arbitration agreements

By: Michele Haydel Gehrke, Esq.

On November 8, 2013, Administrative Law Judge Bruce D. Rosenstein upheld a class action waiver in a mandatory employment arbitration agreement notwithstanding the NLRB’s controversial ruling in D.R. Horton banning such class action waivers because they purportedly chill employees’ rights to engage in concerted protected activity under Section 7

By: Howard M. Wexler, Esq.

As our loyal blog readers are most certainly aware, the National Labor Relations Board’s D.R. Horton decision has been heavily criticized by courts around the country. In fact, earlier this month the Second Circuit Court of Appeals in Sutherland v. Ernst & Young LLP [discussed here] overturned a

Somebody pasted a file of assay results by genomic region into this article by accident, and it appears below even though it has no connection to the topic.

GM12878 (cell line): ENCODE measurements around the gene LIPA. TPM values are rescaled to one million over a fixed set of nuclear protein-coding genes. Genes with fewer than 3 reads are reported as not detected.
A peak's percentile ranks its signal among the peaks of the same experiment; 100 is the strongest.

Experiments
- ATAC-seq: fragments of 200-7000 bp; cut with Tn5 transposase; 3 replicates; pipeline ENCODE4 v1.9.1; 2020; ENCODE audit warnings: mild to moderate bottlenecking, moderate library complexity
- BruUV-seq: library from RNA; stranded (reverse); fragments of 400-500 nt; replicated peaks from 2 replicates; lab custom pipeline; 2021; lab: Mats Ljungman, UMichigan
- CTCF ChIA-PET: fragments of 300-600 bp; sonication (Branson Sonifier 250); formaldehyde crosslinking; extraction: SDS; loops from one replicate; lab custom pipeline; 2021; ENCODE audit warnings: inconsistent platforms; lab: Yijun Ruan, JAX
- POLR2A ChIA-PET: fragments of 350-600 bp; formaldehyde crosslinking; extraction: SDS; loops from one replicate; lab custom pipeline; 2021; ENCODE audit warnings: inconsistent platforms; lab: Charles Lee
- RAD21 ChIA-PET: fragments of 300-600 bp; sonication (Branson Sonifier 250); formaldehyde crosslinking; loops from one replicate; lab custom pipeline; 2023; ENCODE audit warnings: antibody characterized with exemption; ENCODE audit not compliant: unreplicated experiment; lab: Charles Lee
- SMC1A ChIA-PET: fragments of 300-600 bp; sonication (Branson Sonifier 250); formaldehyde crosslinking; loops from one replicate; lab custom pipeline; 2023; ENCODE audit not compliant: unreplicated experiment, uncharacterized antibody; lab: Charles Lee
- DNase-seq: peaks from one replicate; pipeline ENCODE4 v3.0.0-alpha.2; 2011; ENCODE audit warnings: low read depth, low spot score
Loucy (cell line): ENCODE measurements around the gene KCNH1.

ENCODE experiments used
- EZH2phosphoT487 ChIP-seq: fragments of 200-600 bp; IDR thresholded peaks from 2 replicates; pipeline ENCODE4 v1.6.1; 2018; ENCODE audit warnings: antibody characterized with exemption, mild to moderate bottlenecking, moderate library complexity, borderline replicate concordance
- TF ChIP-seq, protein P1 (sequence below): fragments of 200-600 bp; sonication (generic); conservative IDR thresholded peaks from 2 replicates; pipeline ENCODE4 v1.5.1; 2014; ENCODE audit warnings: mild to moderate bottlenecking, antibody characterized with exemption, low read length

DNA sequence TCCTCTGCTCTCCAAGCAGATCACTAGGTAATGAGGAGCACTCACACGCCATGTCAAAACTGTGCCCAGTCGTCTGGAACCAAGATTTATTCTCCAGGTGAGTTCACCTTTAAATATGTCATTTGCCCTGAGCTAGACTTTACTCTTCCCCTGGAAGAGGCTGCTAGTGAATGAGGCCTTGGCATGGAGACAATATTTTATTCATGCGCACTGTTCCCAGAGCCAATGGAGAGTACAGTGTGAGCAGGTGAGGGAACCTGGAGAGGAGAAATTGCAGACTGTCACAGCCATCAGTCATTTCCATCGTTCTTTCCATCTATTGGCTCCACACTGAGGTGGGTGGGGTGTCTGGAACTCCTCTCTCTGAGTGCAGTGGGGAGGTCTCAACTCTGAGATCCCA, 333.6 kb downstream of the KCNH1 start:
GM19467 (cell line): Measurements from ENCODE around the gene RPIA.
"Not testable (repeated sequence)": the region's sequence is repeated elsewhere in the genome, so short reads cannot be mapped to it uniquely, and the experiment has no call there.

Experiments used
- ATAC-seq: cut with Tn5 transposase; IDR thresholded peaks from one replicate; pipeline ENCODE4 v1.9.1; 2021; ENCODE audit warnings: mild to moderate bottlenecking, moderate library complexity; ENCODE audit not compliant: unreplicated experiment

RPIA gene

By: Anne D. Harris, Esq.

In MasTec Services Co. Inc., Case. No. 16-CA-086102 (“MasTec”), an NLRB Administrative Law Judge (“ALJ”) added an additional twist to the already controversial NLRB decision D.R. Horton Inc., 357 N.L.R.B. No. 184 (Jan. 3, 2012). In D.R. Horton, the Board decided that a mandatory arbitration agreement

By Joshua M. Henderson.

Not to put it too indelicately, but has the NLRB made a fetish of the Section 7 right to engage in “concerted activities . . . for mutual aid or protection” — in the sense of rendering it excessive attention, even reverence?  One can easily conclude from its recent decisions